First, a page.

What is a Convolutional Neural Network?
A convolutional neural network, or CNN, is a subset of deep learning and neural networks most commonly used to analyze visual imagery. Compared to other image classification algorithms, convolutional neural networks use minimal preprocessing, meaning the network learns the filters that typically are hand-engineered in other systems. Because CNNs operate with such independence from human effort, they offer many advantages over alternative algorithms.
How does a Convolutional Neural Network function?
CNNs process images as volumes, receiving a color image as a rectangular box where the width and height are measure by the number of pixels associated with each dimension, and the depth is three layers deep for each color (RGB). These layers are called channels. Within each pixel of the image, the intensity of the R, G, or B is expressed by a number. That number is part of three, stacked two-dimensional matrices that make up the image volume and form the initial data that is fed to into the convolutional network. The network then begins to filter the image by grouping squares of pixels together and looking for patterns, performing what is known as a convolution. This process of pattern analysis is the foundation of CNN functions.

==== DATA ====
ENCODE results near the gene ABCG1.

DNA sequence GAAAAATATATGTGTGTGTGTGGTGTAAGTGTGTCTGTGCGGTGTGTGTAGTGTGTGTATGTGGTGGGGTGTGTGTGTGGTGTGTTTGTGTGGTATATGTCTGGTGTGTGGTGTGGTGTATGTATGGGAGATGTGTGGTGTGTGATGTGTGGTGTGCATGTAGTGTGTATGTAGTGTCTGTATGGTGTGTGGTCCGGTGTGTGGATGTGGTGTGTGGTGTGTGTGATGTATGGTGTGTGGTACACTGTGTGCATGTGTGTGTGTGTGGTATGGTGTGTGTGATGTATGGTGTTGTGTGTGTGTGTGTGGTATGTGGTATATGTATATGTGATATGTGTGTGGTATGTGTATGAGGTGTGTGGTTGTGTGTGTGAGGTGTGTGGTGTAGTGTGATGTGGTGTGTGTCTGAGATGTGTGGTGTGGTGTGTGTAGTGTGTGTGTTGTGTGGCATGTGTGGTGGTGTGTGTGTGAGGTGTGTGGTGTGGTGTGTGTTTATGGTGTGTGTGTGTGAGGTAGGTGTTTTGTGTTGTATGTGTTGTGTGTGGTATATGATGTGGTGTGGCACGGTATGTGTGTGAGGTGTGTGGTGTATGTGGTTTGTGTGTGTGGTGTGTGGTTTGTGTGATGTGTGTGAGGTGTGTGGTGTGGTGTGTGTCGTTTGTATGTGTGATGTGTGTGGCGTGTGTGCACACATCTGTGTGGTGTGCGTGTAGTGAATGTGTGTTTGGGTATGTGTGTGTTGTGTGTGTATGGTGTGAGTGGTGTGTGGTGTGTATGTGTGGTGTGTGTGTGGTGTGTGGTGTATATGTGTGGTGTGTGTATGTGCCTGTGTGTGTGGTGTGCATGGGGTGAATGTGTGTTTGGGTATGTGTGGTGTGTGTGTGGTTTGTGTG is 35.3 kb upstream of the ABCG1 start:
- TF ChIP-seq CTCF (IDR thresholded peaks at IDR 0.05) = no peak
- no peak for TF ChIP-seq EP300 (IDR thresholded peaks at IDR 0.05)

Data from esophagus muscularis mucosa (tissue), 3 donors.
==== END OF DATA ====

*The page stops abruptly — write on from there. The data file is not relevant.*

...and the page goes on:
Image credit to Andrej Karpathy
Applications of Convolutional Neural Networks
Convolutional neural networks are a useful resource for other applications outside of machine learning and artificial intelligence. As a powerful tool for image and data analysis, CNNs are used in situations ranging from image recognition, to drug discovery.
Convolutional Neural Networks and Machine Learning
Image credit to Shaoqing Ren, Kaiming He, Ross Girshick, Jian Sun, Faster R-CNN: Towards Real-Time Object Detection with Region Proposal Networks, arXiv:1506.01497.
CNNs and GPUs
Because CNNs are adept at decoding visual imagery, they have proven useful in text analysis. The power of CNNs make natural-language processing possible on analog or handwritten documents, where the images are symbols that need transcription. This function of CNNs is known as optical character recognition, or OCR in short.
As image recognition is a common use for CNNs, facial recognition is a frequent application. As recently as 2015, CNNs have demonstrated the ability to recognize faces from a wide variety of angles, even with limited visibility. The best alternative algorithms struggle with recognizing figures in an image that may be small and thin, but CNNs can handle the task.